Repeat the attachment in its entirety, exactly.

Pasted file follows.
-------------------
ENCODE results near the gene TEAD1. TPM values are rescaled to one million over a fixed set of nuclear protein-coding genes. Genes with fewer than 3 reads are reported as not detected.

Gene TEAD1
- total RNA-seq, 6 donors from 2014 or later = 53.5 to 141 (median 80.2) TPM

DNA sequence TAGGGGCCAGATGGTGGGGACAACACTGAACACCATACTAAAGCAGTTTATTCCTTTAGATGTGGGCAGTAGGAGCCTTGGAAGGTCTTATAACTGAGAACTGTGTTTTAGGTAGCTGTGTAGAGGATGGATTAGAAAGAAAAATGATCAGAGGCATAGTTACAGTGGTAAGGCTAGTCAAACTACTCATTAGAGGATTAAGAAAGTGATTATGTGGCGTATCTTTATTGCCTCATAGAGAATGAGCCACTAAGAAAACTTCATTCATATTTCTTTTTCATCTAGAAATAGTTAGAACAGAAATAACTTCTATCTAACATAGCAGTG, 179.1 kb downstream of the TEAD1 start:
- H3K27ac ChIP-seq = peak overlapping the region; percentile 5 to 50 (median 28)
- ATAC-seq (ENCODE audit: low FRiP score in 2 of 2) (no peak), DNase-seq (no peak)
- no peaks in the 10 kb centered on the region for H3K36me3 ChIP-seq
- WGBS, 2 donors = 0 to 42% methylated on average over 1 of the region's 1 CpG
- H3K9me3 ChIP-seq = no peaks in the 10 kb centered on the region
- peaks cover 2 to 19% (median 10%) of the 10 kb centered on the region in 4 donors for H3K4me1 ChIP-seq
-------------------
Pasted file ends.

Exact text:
ENCODE results near the gene TEAD1. TPM values are rescaled to one million over a fixed set of nuclear protein-coding genes. Genes with fewer than 3 reads are reported as not detected.

Gene TEAD1
- total RNA-seq, 6 donors from 2014 or later = 53.5 to 141 (median 80.2) TPM

DNA sequence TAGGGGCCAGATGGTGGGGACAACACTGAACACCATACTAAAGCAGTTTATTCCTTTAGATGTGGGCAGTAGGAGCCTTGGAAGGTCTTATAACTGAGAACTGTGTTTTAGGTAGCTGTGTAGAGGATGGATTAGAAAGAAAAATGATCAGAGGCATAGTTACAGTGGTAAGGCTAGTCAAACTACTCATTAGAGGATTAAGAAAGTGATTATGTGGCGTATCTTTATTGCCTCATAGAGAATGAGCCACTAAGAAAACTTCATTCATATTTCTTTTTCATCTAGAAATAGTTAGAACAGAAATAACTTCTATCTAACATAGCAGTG, 179.1 kb downstream of the TEAD1 start:
- H3K27ac ChIP-seq = peak overlapping the region; percentile 5 to 50 (median 28)
- ATAC-seq (ENCODE audit: low FRiP score in 2 of 2) (no peak), DNase-seq (no peak)
- no peaks in the 10 kb centered on the region for H3K36me3 ChIP-seq
- WGBS, 2 donors = 0 to 42% methylated on average over 1 of the region's 1 CpG
- H3K9me3 ChIP-seq = no peaks in the 10 kb centered on the region
- peaks cover 2 to 19% (median 10%) of the 10 kb centered on the region in 4 donors for H3K4me1 ChIP-seq